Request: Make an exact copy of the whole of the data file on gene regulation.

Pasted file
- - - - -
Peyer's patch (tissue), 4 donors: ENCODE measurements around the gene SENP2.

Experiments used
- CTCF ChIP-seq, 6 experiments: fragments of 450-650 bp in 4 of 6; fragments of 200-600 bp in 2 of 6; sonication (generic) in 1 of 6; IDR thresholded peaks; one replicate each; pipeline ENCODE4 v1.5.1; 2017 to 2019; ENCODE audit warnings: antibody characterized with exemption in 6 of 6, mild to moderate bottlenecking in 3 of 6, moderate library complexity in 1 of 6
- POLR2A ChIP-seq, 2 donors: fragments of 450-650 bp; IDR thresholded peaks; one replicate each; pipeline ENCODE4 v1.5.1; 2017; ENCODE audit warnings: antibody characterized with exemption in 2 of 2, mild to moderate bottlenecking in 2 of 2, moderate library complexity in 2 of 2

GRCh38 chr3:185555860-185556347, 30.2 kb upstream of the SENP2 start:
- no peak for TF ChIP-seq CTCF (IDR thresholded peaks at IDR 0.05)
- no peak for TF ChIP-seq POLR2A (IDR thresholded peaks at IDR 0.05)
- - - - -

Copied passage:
Peyer's patch (tissue), 4 donors: ENCODE measurements around the gene SENP2.

Experiments used
- CTCF ChIP-seq, 6 experiments: fragments of 450-650 bp in 4 of 6; fragments of 200-600 bp in 2 of 6; sonication (generic) in 1 of 6; IDR thresholded peaks; one replicate each; pipeline ENCODE4 v1.5.1; 2017 to 2019; ENCODE audit warnings: antibody characterized with exemption in 6 of 6, mild to moderate bottlenecking in 3 of 6, moderate library complexity in 1 of 6
- POLR2A ChIP-seq, 2 donors: fragments of 450-650 bp; IDR thresholded peaks; one replicate each; pipeline ENCODE4 v1.5.1; 2017; ENCODE audit warnings: antibody characterized with exemption in 2 of 2, mild to moderate bottlenecking in 2 of 2, moderate library complexity in 2 of 2

GRCh38 chr3:185555860-185556347, 30.2 kb upstream of the SENP2 start:
- no peak for TF ChIP-seq CTCF (IDR thresholded peaks at IDR 0.05)
- no peak for TF ChIP-seq POLR2A (IDR thresholded peaks at IDR 0.05)